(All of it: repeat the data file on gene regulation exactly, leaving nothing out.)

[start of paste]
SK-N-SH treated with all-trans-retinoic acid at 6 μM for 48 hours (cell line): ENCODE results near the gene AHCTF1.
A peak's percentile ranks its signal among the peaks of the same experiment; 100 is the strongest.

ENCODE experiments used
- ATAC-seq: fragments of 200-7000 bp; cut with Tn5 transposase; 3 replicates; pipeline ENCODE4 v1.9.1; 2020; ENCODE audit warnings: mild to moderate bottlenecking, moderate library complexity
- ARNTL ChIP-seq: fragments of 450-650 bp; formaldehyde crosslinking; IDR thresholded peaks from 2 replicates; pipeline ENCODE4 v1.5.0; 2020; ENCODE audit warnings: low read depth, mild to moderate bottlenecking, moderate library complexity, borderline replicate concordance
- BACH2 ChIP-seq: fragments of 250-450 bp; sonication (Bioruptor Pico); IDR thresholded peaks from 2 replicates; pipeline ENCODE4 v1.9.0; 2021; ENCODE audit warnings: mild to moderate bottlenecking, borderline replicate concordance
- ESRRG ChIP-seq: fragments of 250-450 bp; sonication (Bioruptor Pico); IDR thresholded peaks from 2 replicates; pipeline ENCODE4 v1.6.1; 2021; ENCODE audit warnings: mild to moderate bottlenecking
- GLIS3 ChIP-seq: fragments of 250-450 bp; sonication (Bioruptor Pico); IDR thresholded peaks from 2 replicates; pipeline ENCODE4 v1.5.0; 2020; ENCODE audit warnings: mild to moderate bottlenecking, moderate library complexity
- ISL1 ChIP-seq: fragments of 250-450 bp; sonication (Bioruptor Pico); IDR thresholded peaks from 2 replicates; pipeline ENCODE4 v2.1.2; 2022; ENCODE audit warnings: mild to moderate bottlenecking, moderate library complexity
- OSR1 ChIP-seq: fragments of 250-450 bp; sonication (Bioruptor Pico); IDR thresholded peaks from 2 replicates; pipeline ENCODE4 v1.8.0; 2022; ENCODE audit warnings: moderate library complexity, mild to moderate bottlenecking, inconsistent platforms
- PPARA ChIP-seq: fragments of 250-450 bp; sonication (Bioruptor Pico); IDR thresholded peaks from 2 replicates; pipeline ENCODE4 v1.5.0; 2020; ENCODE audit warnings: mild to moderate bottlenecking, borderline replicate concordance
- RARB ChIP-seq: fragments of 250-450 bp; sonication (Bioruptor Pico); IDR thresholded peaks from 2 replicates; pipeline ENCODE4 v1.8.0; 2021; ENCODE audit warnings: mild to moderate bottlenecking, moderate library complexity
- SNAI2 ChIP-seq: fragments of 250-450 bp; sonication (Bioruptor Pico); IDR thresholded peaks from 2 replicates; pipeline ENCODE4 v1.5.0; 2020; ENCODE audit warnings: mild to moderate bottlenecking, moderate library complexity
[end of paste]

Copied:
SK-N-SH treated with all-trans-retinoic acid at 6 μM for 48 hours (cell line): ENCODE results near the gene AHCTF1.
A peak's percentile ranks its signal among the peaks of the same experiment; 100 is the strongest.

ENCODE experiments used
- ATAC-seq: fragments of 200-7000 bp; cut with Tn5 transposase; 3 replicates; pipeline ENCODE4 v1.9.1; 2020; ENCODE audit warnings: mild to moderate bottlenecking, moderate library complexity
- ARNTL ChIP-seq: fragments of 450-650 bp; formaldehyde crosslinking; IDR thresholded peaks from 2 replicates; pipeline ENCODE4 v1.5.0; 2020; ENCODE audit warnings: low read depth, mild to moderate bottlenecking, moderate library complexity, borderline replicate concordance
- BACH2 ChIP-seq: fragments of 250-450 bp; sonication (Bioruptor Pico); IDR thresholded peaks from 2 replicates; pipeline ENCODE4 v1.9.0; 2021; ENCODE audit warnings: mild to moderate bottlenecking, borderline replicate concordance
- ESRRG ChIP-seq: fragments of 250-450 bp; sonication (Bioruptor Pico); IDR thresholded peaks from 2 replicates; pipeline ENCODE4 v1.6.1; 2021; ENCODE audit warnings: mild to moderate bottlenecking
- GLIS3 ChIP-seq: fragments of 250-450 bp; sonication (Bioruptor Pico); IDR thresholded peaks from 2 replicates; pipeline ENCODE4 v1.5.0; 2020; ENCODE audit warnings: mild to moderate bottlenecking, moderate library complexity
- ISL1 ChIP-seq: fragments of 250-450 bp; sonication (Bioruptor Pico); IDR thresholded peaks from 2 replicates; pipeline ENCODE4 v2.1.2; 2022; ENCODE audit warnings: mild to moderate bottlenecking, moderate library complexity
- OSR1 ChIP-seq: fragments of 250-450 bp; sonication (Bioruptor Pico); IDR thresholded peaks from 2 replicates; pipeline ENCODE4 v1.8.0; 2022; ENCODE audit warnings: moderate library complexity, mild to moderate bottlenecking, inconsistent platforms
- PPARA ChIP-seq: fragments of 250-450 bp; sonication (Bioruptor Pico); IDR thresholded peaks from 2 replicates; pipeline ENCODE4 v1.5.0; 2020; ENCODE audit warnings: mild to moderate bottlenecking, borderline replicate concordance
- RARB ChIP-seq: fragments of 250-450 bp; sonication (Bioruptor Pico); IDR thresholded peaks from 2 replicates; pipeline ENCODE4 v1.8.0; 2021; ENCODE audit warnings: mild to moderate bottlenecking, moderate library complexity
- SNAI2 ChIP-seq: fragments of 250-450 bp; sonication (Bioruptor Pico); IDR thresholded peaks from 2 replicates; pipeline ENCODE4 v1.5.0; 2020; ENCODE audit warnings: mild to moderate bottlenecking, moderate library complexity